40% Of Android Phones Can Hacked Due To This Flaw In Qualcomm’s Snapdragon Processor!

40% Of Android Phones Can Hacked Due To This Flaw In Qualcomm's Snapdragon Processor!
40% Of Android Phones Can Hacked Due To This Flaw In Qualcomm’s Snapdragon Processor!

Hundreds of bits of vulnerable code have been detected in a chip of Qualcomm, a reputed chip supplier to multiple smartphone manufacturing giants.

Qualcomm’s chips are widely used in Android smartphones, and this vulnerability has now put millions of Android smartphone users at risk.

400 Pieces Of Vulnerable Code “Achilles” Found In Qualcomm Snapdragon Chip

Researchers from Check Point, a cybersecurity firm have discovered that the digital signal processor (DSP) in Qualcomm Snapdragon chips had more than 400 pieces of vulnerable code. These vulnerabilities have been collectively named Achilles and are estimated to affect phones in three major ways.

As of 2019, about 40% of Android smartphone manufacturers, including Google, Samsung, Xiaomi, LG, and OnePlus use the chipset of Qualcomm Snapdragon. 

In this vulnerability, attackers would have to convince people to simply install an app that seems benign and bypasses the usual security measures. Once installed, the phone can be used as a spying tool by the attackers. They would also be able to gain access to the users’ photos, videos, GPS, and location data.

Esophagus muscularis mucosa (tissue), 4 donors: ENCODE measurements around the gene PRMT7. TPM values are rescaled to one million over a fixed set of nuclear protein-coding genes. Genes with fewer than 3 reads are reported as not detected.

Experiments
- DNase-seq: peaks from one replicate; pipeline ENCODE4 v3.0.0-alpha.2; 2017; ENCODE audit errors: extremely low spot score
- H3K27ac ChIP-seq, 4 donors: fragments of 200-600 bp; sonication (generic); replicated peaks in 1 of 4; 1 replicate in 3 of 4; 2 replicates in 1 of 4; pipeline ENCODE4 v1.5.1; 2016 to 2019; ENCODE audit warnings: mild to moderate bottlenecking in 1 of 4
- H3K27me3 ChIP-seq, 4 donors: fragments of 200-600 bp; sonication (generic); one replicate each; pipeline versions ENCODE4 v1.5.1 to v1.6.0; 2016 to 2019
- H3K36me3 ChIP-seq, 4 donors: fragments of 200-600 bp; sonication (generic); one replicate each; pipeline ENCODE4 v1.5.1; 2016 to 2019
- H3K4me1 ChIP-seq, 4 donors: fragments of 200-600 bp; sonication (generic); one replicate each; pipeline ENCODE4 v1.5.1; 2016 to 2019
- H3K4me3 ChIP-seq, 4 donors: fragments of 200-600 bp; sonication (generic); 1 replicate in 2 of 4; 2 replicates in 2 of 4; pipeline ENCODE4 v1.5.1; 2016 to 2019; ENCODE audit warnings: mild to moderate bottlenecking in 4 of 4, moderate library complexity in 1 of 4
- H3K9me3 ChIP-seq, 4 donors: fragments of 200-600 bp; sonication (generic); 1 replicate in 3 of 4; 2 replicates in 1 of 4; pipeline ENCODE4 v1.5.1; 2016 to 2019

Call Recording, Phone Locking: How Does Achilles Harm Your Phone?

As per reports, calls could also be recorded by the attackers, and microphones on the phone could also be turned on without the owner being aware of it.

Additionally, the attacker would also be able to lock all the data stored on the phone and make the phone of no use at all to the user; this has been described as a “targeted denial-of-service attack” by the researchers. Also, bad actors would also be able to exploit the vulnerabilities in the phone and hide malware without the knowledge of the owner and it would also be unremovable.

Qualcomm has responded to this, saying that it has “worked diligently to validate the issue and make appropriate mitigations available” to smartphone manufacturers. The company hasn’t found any evidence of the risk that Achilles poses, but has warned Android users to update their phones regularly and be sure to install apps that are available on verified app stores.

It is also up to the phone manufacturers to offer the necessary security patches to their customers.

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